But with the exception of Richardson and his top lieutenants, presumably, no one seems to know for certain.

“When we went through a regime change with Fox, I think most people assumed it was happening leading up to the final game,” veteran offensive tackle Jordan Gross said. “This season’s completely different. I have no idea.”

Rivera, who is 12-19 in Carolina, has maintained the same stance over the past two months: His focus is on his team, not his future. He said Friday he has not obsessed over whether Sunday could be his final game with the Panthers.

“I’m not worried about that. I’m worried about playing the game, first and foremost,” Rivera said. “As I said, that’s not for me to determine. The only thing I can do is coach them, get them ready to play and go out and play the game, and we’ll go from there.”

Rivera, who has two years left on a four-year deal worth a reported $11.2 million, would not say whether he is scheduled to meet with Richardson on Monday. Richardson has made no public comments since firing Hurney.

“He’s been great. He’s been supportive, and he and I meet once a week,” Rivera said. “We sit down, we talk. He tells me what he likes, he tells me what he doesn’t like and we go from there. But he’s always been encouraging. He’s always been supporting.”

Interim general manager Brandon Beane commended Rivera for the way he has handled the past 10 weeks.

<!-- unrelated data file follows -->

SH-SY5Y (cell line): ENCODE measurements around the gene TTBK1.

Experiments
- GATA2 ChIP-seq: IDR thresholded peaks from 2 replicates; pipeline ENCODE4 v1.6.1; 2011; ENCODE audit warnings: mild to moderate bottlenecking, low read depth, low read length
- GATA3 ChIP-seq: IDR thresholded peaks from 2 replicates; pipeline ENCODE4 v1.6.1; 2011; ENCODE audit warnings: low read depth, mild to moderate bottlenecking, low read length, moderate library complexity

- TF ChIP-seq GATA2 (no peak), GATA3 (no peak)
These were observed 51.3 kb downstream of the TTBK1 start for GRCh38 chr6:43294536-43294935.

“I think he’s done a nice job of keeping this team together and motivated despite the situation we’ve been in,” Beane said. “Ron has handled a difficult season very well, and it shows by the recent success that we’ve had.”

The Panthers have won four of five games since blowing an 11-point, fourth-quarter lead in a deflating, overtime loss at home to Tampa Bay. Despite being out of playoff contention, the Panthers have continued to fight, tight end Greg Olsen said.

“I think these last couple weeks have demonstrated how much guys care about our staff and do want to play for them, and keep this thing intact. Because I do think we have the right guys in place to take us to the levels that we all feel we’re capable of,” Olsen said. “I don’t think we would have gone out and played as hard or played as well, and beat the teams we have if that wasn’t the case.”

With continued improvement from second-year quarterback Cam Newton and inspired defensive play, Rivera has taken several opportunities in recent weeks to point out his team’s growth. Despite a young, patched-together secondary, the Panthers rank among the top five defenses – overall and against the pass – since Week 5.

“We’ve done some good things. We have gotten better, we are trending,” Rivera said. “Again, it comes down to what decisions are going to be made and again, there’s nothing I can do about it. Just worry about one game at a time, and now this one.”

The Panthers’ defense will face a tough test in the Saints, who have rolled up 447 and 562 net yards the past two weeks in victories over Tampa Bay and Dallas. Quarterback Drew Brees needs 219 passing yards to become the first player to throw for at least 5,000 yards in back-to-back seasons (Detroit’s Matthew Stafford is within 305 yards of the feat).

Despite his situation, Rivera said he feels no more pressure for this game than any other.

“It’s about getting our players ready to play. That’s the only thing I can control,” he said. “I’m not sure where people talked about how many games we had to win or where they got the number. But the only thing I was ever concerned with was getting the next win.”